A Modern Mesozoic

This is the latest in TMN staff writer Allison Maschoff’s collection of short fiction stories.

When I first saw her, she was standing outside in the middle of a snowstorm — arms out, head thrown back, coat unzipped. The occasional car would pass by, and she would just keep standing there, perfectly still. I wasn’t sure at that moment whether the moment was beautiful. It was the kind of moment where you don’t know if someone is soaking in the world’s beauty or wallowing in its everlasting pain. I stood on the sidewalk across the street from her for a whole 10 minutes until my ears were numb and my fingers were red. Then I walked over and asked her what she was doing.

Without looking at me, she said, “Calling out to the sun’s rays like a lightning rod, darling. I’m redirecting the bits of warmth we have left into the ground so that the flowers can awaken and spring can come sooner.”

I didn’t know how to respond other than, “Do you want to go to dinner with me?”

That got her to turn her head, although her arms remained stretched out as if she was pinned to an invisible cross. There was a playful constellation of freckles sprinkled across the bridge of her nose, and her eyes were such a light blue that they almost turned grey, just like a winter sky. 

“Will you buy me pizza?” she asked.

I nodded. And then we went on our first date.

Some people have these grand, Hollywood-esque stories of how they met and then settle into a “normal” relationship. This girl didn’t know how to do “normal.” She didn’t tell me her name until the third date, even though I asked at least a dozen times.

“I’ll tell you when you’ve earned it,” she’d say. “Names are precious things, you know. Shakespeare got it wrong. We should all be as tied to our names as John Proctor screaming about his at the end of ‘The Crucible.’ We should be much more protective of them.”

At the end of our third date, I found out that her name was Patricia Jo-Ann Lee. She liked to go by Patti. “With an ‘i’ instead of a ‘y’ because it invites curiosity and suspicion,” she explained. “Curiosity because it makes me seem interesting and suspicion because it makes me seem extra and dramatic and maybe even a little hipster.”

I was never quite sure what she thought “hipster” meant. Sometimes it meant indie music and nerd glasses, but other times I swear she used it interchangeably with words like “emo” and “whimsical,” as if all three should make you think of the exact same type of person.

Patti meditated every day because “chaos killed the dinosaurs, darling.” She tried to get me to do it with her, but I was never able to keep my eyes closed. All I could do was watch her. She’d get as still as she’d been that first day, except she’d look so much smaller folded onto her lavender yoga mat. She wasn’t the kind of person to say “om” or anything like that. It was total silence, beautiful and heartbreaking and addicting. I could have sat there forever. But after a while, she’d always say, “I can feel your eyes on me,” and eventually, she stopped asking me to meditate with her.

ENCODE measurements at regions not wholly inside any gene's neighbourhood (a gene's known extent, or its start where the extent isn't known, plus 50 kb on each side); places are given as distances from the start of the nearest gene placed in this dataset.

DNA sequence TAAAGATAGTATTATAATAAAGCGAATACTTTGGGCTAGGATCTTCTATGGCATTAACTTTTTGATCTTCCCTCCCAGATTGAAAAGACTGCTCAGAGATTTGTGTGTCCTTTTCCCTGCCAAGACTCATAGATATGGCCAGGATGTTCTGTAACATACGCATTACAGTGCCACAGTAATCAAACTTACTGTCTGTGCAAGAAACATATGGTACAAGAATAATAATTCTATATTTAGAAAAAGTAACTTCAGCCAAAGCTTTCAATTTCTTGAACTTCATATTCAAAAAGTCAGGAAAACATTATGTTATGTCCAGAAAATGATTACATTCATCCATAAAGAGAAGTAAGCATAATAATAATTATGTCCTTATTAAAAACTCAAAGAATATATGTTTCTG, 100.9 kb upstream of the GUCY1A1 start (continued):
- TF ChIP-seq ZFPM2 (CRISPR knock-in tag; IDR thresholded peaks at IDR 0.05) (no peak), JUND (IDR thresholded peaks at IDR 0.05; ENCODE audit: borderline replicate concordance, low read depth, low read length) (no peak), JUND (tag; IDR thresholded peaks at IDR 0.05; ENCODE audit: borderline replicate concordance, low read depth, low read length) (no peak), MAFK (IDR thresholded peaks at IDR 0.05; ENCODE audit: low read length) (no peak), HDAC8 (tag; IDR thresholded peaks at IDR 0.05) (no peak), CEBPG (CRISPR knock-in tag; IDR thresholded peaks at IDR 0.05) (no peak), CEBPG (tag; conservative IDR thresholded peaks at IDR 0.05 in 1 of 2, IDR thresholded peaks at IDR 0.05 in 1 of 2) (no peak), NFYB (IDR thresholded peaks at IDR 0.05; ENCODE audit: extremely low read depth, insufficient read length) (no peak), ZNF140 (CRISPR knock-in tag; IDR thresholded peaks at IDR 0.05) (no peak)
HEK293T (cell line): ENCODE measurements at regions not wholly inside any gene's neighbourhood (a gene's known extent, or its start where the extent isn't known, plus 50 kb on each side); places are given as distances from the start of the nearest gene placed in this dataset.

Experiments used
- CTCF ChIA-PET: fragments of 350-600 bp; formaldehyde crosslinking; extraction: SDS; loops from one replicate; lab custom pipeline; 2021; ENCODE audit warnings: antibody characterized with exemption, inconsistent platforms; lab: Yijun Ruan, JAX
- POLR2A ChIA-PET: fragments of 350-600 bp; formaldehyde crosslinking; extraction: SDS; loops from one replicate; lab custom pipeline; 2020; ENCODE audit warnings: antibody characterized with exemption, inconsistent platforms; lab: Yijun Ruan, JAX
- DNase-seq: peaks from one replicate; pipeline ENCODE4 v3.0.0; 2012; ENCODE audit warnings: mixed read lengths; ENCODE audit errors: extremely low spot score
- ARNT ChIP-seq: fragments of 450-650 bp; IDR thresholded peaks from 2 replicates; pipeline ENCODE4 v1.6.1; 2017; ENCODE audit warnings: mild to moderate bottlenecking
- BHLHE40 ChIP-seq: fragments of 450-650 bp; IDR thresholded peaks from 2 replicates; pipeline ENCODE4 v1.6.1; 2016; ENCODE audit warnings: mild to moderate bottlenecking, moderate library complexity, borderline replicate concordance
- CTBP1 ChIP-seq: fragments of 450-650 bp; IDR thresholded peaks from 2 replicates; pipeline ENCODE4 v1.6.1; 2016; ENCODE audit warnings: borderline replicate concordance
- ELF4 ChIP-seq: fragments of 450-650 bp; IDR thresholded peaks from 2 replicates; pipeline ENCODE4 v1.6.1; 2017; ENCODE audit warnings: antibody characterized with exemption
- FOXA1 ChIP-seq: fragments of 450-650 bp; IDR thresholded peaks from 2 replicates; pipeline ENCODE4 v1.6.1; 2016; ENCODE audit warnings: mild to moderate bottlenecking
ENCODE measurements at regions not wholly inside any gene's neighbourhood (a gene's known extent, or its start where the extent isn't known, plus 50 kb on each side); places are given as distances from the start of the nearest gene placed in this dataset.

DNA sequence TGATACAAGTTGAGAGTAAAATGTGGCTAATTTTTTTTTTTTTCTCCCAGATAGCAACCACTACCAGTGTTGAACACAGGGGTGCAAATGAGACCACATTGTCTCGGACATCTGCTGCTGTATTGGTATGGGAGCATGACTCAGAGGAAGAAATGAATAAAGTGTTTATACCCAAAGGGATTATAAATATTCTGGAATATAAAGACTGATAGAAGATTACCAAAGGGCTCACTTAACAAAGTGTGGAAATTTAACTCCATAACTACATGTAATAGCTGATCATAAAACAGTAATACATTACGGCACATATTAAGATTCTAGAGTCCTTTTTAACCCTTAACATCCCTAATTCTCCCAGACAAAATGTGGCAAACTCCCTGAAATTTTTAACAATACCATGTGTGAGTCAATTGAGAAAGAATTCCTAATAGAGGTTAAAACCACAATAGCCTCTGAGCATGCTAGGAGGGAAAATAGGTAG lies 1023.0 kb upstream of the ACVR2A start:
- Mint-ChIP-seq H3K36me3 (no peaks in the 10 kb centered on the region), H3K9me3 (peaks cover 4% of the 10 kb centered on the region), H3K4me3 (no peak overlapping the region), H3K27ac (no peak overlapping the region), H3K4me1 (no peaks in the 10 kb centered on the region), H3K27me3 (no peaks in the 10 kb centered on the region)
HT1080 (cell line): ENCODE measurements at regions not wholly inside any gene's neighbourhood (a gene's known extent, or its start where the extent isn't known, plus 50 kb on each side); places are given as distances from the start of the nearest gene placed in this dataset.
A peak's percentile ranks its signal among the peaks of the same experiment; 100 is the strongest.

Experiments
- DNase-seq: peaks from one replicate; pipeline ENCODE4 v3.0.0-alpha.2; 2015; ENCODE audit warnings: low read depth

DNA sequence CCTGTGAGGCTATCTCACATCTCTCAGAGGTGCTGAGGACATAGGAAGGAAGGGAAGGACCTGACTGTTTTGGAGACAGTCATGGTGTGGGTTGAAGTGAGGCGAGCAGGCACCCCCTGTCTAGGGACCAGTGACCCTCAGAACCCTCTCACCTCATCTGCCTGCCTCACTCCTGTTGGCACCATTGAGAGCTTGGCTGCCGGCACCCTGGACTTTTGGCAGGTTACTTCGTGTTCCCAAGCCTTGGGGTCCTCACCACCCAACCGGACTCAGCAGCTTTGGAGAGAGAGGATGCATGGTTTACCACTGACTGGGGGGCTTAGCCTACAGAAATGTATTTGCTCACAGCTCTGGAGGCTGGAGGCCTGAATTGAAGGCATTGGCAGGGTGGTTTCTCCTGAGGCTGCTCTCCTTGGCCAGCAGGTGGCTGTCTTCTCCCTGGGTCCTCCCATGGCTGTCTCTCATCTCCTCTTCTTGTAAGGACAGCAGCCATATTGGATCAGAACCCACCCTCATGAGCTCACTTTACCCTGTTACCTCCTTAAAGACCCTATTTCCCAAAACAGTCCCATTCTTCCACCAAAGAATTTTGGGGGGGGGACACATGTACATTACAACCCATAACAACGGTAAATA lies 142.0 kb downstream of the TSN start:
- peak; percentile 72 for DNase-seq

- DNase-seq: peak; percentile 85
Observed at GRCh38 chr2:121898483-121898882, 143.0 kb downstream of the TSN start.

I guess that kind of stuff was why it was so shocking. When she drove her car off the side of the road, I mean. Into that ditch. She never denied that she did it on purpose. She never confirmed that she was disappointed to be still alive when the first responders got there. She never told me why any of it was true or false, or why she would answer some questions but not others. She only ever told me one thing about that night.

We were sitting in her hospital room; her parents had gone to grab food, and so it was just us for the first time since it happened. I squeezed her hand, and I was about to tell her how glad I was that she was alive, how much I wanted to help her stay alive, how much I loved her. But before I could get any words out, she said,

“Chaos killed the dinosaurs, darling. Why shouldn’t it kill me? Do you know how much chaos is going on inside my head? A life-eliminating meteor doesn’t even begin to cover it.”

I thought for a moment, unsure what to say. Finally, letting go of her hand, I said, “Pretend to be meditating.”


“Just sit as much as you can like you would if we were back in your dorm room and you were meditating.”

“Daniel, I stopped meditating months ago.”

Is that the real reason she stopped asking me to join her? I shook my head. “It doesn’t matter. Just do it for me, please.”

With a sigh, she straightened up a bit, closed her eyes, and made little o’s with her thumbs and forefingers.

“Feel my eyes on you?” I asked.

She nodded.

“I never take my eyes off you. No matter how much chaos there is on the inside or the outside. You’re never like the dinosaurs, unsuspecting and hopeless without help. You can always ring the alarm if you feel like a meteor is getting close, and I swear I will shield your body with mine if that’s what it takes. And you can trust that if I see the chaos before you do, I’ll ring the alarm myself. The chaos won’t kill you, darling. It will only make you stronger and stronger until you evolve into something so spectacular that no one will even talk about dinosaurs anymore. They’ll just talk about you.”